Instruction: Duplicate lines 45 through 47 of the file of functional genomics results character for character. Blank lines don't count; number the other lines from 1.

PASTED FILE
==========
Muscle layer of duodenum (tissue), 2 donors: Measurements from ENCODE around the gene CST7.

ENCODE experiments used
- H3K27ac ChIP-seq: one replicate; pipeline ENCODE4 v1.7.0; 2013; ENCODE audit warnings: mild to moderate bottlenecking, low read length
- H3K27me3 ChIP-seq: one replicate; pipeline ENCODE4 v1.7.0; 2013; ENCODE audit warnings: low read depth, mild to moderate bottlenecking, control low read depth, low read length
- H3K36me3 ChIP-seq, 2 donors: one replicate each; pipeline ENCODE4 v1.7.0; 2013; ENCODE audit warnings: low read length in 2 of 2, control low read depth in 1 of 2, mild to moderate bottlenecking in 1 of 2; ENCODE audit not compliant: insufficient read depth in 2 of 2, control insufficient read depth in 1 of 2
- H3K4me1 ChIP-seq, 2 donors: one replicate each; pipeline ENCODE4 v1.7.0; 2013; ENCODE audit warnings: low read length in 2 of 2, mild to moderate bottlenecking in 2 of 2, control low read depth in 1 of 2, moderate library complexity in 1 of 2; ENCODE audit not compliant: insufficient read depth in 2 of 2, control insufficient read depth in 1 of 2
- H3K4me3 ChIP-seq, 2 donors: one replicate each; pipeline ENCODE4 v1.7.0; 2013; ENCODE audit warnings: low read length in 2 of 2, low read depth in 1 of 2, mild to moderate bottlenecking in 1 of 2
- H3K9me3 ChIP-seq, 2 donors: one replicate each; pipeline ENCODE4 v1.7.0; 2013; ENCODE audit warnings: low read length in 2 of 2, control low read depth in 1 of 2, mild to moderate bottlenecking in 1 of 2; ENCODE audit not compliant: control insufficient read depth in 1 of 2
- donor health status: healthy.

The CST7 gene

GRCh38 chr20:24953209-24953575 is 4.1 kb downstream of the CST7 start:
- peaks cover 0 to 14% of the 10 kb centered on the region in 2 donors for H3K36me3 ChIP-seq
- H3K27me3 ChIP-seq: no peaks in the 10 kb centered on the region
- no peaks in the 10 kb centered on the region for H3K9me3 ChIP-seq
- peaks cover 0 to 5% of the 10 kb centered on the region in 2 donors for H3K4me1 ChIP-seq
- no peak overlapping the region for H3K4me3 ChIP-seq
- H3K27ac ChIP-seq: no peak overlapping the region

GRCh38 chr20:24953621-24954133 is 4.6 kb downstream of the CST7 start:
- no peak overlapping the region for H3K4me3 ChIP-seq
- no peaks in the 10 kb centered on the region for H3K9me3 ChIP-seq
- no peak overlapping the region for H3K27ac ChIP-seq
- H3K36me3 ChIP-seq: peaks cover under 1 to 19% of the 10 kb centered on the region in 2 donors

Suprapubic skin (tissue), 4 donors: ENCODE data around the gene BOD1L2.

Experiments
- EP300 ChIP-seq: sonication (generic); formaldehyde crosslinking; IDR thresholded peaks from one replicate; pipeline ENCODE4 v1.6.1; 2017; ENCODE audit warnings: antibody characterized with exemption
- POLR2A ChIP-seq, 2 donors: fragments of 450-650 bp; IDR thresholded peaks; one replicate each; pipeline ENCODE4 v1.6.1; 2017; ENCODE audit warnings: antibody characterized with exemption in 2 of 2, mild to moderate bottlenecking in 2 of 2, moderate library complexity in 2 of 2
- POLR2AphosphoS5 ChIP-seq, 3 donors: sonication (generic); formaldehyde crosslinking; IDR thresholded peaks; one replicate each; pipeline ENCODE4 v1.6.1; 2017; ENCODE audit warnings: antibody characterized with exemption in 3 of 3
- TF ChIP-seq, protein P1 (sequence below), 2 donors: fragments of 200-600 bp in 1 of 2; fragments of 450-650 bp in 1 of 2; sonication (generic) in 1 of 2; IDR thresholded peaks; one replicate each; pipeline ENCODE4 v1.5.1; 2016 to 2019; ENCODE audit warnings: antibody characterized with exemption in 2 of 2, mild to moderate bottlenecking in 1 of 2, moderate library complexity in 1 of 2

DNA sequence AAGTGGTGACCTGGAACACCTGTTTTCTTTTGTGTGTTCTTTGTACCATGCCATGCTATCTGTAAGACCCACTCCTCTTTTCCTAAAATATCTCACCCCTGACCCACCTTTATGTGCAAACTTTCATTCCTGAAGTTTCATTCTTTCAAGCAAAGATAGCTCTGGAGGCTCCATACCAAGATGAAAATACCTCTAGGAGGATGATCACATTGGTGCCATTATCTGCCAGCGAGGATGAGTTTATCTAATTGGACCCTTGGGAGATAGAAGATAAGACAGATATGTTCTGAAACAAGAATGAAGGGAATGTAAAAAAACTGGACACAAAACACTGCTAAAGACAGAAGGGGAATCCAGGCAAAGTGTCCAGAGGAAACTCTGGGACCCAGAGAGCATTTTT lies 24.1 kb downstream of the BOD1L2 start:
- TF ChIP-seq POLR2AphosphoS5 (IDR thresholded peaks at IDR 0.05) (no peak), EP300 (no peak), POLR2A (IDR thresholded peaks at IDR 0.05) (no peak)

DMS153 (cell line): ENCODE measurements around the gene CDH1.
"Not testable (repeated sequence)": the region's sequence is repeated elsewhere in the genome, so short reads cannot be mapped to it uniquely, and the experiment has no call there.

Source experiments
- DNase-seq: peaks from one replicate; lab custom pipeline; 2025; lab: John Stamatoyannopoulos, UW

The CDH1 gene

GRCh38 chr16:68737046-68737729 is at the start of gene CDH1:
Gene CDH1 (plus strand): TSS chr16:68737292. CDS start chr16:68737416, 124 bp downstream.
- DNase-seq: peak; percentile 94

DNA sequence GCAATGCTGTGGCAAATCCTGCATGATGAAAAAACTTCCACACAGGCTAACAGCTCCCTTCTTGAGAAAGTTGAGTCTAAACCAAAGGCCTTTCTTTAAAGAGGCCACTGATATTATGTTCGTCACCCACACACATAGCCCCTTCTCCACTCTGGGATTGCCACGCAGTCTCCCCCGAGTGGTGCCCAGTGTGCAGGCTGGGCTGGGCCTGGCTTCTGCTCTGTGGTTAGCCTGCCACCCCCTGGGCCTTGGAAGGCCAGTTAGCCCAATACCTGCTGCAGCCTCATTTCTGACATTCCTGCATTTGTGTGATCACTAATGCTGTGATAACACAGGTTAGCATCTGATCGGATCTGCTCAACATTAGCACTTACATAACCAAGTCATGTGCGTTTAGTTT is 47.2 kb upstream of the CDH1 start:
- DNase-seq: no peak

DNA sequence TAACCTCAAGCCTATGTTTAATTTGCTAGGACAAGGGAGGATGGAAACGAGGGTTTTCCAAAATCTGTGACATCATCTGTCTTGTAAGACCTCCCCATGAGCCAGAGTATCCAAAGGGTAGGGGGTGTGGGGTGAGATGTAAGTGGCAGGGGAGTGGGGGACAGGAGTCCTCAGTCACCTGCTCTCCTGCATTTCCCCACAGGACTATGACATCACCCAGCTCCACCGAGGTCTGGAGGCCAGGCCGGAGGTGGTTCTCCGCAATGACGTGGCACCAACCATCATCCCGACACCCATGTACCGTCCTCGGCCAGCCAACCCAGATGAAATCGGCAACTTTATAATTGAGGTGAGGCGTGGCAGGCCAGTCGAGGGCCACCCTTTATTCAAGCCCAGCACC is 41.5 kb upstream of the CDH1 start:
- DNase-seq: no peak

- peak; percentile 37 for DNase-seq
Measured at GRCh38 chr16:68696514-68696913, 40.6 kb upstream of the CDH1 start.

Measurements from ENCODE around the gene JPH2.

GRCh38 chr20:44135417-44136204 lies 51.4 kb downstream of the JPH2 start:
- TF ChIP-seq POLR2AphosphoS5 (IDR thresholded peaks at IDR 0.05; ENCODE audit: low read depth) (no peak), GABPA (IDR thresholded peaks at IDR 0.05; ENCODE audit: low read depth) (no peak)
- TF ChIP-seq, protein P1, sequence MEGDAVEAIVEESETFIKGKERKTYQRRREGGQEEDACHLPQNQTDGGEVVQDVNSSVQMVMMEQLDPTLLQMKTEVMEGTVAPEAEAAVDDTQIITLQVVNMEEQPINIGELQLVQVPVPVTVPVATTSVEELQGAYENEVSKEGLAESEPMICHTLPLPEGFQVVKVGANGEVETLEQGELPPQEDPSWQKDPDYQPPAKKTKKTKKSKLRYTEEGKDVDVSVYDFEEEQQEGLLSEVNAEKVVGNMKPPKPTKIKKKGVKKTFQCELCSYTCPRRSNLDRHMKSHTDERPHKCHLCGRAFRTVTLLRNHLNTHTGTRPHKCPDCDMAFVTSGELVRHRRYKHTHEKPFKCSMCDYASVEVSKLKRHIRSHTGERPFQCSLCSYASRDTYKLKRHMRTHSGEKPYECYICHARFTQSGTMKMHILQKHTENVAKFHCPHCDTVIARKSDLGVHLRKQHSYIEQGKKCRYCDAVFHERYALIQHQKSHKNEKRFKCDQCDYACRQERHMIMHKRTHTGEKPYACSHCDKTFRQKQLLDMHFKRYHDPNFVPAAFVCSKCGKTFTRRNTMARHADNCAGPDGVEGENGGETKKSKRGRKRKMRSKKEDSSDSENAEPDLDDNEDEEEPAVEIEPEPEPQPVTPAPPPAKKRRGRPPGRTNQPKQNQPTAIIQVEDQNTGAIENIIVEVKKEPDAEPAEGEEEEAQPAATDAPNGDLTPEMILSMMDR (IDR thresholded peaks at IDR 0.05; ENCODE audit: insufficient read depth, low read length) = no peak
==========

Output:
Measurements from ENCODE around the gene JPH2.

GRCh38 chr20:44135417-44136204 lies 51.4 kb downstream of the JPH2 start:
- TF ChIP-seq POLR2AphosphoS5 (IDR thresholded peaks at IDR 0.05; ENCODE audit: low read depth) (no peak), GABPA (IDR thresholded peaks at IDR 0.05; ENCODE audit: low read depth) (no peak)